Although there are these occassional half-hearted nods at treating the clones with respect, they’re very clearly second class citizens. “Yes, clones you may be,” Yoda tells his troops, “but the Force resides in all lifeforms.” That’s just a tad condescending, right?

But hey, just because the Jedi have no problem using clones doesn’t mean the audience has to feel the same way. If we are uncomfortable with the clone troopers, maybe that’s a feature, not a bug. Perhaps the Jedi are wrong to use the clones, and it’s meant to be another sign of how far the Order has fallen. Years later, when Yoda tells Luke, “Luminous beings are we, not this crude matter,” perhaps he’s thinking about all the thousands of clones he treated exactly like crude matter.

Besides, the clones are clearly NOT supposed to be completely benevolent. They are only fighting for the Jedi because Palpatine tells them to fight for the Jedi. When I think about A New Hope, I have no trouble believing that all those faceless storm troopers were grown in a vat. They literally address each other via serial numbers: “TK-421, why aren’t you at your post?” In the original Star Wars trilogy, the individuality of the rebels stands in stark contrast to the storm troopers, little white cogs in a soulless machine. The retcon that made a lot of them clones was actually a clever piece of plotting by George Lucas (he does that on occasion).

But how can we get behind the clone troopers, who are the exact same cogs in marginally different armor? You can’t watch The Clone Wars and not root for them. But in order to root for them, you need to forget where they came from (monstrous genetic engineering) and where they are going (killing all the Jedi). You need to accept that, on this particular day, in this particular battle, we want the clones to win. That brings me back to the show’s lack of dramatic irony. If you see it in context, the cognitive dissonance is hard to get past. You need to just, well, underthink it.

The really disturbing part is, George Lucas uses the clone troopers, meta-textually, for the same reasons the Republic uses them. The clone troopers are better from a storytelling perspective, because they’re kind of human and thus relatable. That is, in a fight between robots and clones, the audience is on the side of the clones. But clones are also superior to putting actual humans on the battlefield, because their deaths don’t mean that much. A war show where thousands of regular people died might be too intense for Saturday morning. But The Clone Wars can depict scores of troopers getting blown up, and no one really cares, precisely because they’re seen as less than human.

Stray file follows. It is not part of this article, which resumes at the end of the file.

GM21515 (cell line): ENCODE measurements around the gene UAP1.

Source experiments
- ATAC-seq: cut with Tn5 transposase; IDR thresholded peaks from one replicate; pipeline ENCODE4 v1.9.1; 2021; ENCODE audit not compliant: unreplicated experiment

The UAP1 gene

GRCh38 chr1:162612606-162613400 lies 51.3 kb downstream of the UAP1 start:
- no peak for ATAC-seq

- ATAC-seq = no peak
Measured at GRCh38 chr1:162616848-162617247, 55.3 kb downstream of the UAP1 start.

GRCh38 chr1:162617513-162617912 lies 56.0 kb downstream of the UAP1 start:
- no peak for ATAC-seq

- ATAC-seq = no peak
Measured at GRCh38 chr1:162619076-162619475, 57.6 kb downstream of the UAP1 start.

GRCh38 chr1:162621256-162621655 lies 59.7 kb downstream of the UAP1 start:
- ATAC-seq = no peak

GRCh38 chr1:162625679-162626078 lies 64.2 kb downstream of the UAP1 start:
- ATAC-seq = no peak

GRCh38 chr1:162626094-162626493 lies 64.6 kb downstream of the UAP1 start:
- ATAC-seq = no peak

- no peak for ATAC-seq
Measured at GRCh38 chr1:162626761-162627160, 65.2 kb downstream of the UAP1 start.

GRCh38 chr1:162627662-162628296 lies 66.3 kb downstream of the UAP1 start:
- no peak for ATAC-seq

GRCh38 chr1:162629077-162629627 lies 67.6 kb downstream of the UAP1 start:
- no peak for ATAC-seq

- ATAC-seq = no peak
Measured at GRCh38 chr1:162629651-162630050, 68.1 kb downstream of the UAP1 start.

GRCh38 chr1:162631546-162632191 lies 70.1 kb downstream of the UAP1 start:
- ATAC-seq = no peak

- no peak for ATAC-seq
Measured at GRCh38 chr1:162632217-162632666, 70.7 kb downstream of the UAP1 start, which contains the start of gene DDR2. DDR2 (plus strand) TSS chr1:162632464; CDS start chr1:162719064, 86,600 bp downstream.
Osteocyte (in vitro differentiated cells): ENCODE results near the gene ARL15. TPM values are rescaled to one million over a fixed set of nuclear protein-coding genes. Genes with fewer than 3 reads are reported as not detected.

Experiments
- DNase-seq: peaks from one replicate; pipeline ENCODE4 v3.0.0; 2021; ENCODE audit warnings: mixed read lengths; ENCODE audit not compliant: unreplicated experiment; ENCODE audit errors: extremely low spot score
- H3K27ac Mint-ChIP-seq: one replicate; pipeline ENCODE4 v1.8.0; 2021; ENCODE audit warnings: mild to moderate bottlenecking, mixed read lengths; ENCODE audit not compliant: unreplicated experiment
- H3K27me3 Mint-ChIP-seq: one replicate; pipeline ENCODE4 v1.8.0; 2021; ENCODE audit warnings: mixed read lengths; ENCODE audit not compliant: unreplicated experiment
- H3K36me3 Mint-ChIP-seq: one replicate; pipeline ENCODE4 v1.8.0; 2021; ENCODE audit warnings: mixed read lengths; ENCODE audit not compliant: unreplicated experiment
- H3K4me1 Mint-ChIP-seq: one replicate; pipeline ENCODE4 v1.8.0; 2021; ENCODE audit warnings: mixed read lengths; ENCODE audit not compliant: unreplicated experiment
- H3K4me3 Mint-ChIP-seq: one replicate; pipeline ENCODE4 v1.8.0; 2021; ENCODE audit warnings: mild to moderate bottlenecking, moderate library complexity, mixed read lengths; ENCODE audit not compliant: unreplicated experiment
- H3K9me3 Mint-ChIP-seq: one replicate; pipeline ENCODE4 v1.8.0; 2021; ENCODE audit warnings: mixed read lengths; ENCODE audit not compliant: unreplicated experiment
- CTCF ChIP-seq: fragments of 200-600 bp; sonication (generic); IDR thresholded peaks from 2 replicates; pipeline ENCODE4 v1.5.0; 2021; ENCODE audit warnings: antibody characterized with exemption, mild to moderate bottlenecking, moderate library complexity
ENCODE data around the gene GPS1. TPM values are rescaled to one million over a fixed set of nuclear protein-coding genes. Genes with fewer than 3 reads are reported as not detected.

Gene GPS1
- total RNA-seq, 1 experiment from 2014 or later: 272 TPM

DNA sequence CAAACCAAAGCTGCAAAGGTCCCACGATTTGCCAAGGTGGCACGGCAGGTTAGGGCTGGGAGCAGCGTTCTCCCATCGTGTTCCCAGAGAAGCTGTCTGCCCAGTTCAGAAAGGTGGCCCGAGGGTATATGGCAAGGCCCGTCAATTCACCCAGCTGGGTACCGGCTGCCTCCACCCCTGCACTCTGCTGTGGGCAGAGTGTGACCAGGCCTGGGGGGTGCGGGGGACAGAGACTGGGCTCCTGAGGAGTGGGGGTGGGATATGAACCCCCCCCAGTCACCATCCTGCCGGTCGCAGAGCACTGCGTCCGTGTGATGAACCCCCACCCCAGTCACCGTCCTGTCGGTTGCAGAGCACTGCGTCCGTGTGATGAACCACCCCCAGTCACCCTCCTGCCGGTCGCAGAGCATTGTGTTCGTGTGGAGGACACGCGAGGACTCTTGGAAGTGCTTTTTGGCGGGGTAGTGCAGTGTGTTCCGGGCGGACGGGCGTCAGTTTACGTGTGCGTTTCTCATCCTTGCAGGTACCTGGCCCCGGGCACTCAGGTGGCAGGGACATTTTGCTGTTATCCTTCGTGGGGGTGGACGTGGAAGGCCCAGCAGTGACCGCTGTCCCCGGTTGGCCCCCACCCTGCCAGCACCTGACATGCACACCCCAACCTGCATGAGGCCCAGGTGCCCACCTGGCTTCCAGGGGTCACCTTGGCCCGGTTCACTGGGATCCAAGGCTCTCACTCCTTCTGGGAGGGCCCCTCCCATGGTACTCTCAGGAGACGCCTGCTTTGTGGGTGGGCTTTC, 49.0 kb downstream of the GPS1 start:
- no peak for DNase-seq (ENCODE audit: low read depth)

Let me put it this way: if you ask a five-year-old about the clone troopers, he will tell you they are KIND of like people, but not quite. (Believe me, I’ve actually had this conversation.) And that, my friends, is precisely why human cloning is so dangerous: it makes life a little less special. I would think the Jedi, of all people, would be against that.

UPDATE, 8/6: Guys, really enjoying the comments, but a LOT of you are saying things like, “But of course the Jedi didn’t actually ORDER the clone army.” But the Kaminoans says themselves that the clones were ordered by Master Sifo-Dyas, and that’s canon. Sure, Count Dooku kills off Sifo-Dyas and takes over, but it was a Jedi’s idea to create the army in the first place. If this seems strange, that’s because in earlier drafts of Attack of the Clones, Sifo-Dyas was supposed to be an alias for Sidious (a very poor alias). But Lucas rewrote that and made Sifo-Dyas a bonafide Jedi.

Which raises another point that I think is worth remembering: George Lucas is not particularly good at plotting stuff out. It’s very interesting to speculate on why the Jedi use clones: a different value system, a feeling that it’s the lesser of two evils, etc. But the real reason is probably that the Trade Federation was already using robots, and there had to be something called the Clone Wars, so Lucas had to make the Jedi use clones. Whether of not it’s something that the Jedi would logically do is beside the point. But hey, there’s nothing wrong overthinking the implications of something, even if we suspect the author didn’t do so himself.

60 Comments on “The Bioethics of The Clone Wars”

  1. Redem #

    One of my favourite clone war is one where a clone betray the republic the republic basicly justify himself he did it for freedom (which is in some way is true because he picked his side instead of blindly following the republic)


    • Boris #

      Yeah that’s basically the episode where the show gives us a nod at the fact that this is basically slavery. However it does give us the idea that it is *possible* for clones to rebel should they chose to do so, which kind of implies that the clones do want to fight for the Republic (maybe)


  2. Lisa #

    I like to say that the prequel trilogy is proof of the Spaceballs’ assertion that “Evil will always triumph, because Good is dumb.” The Republic and the Jedi don’t actually order the first batch of clones. (Though someone clearly keeps up the processing.) Nobody knows who did, which you’d think would be suspicious, but hey, here’s an army, all convenient, as we’re suddenly at war. So far as we know or see, nobody questions this!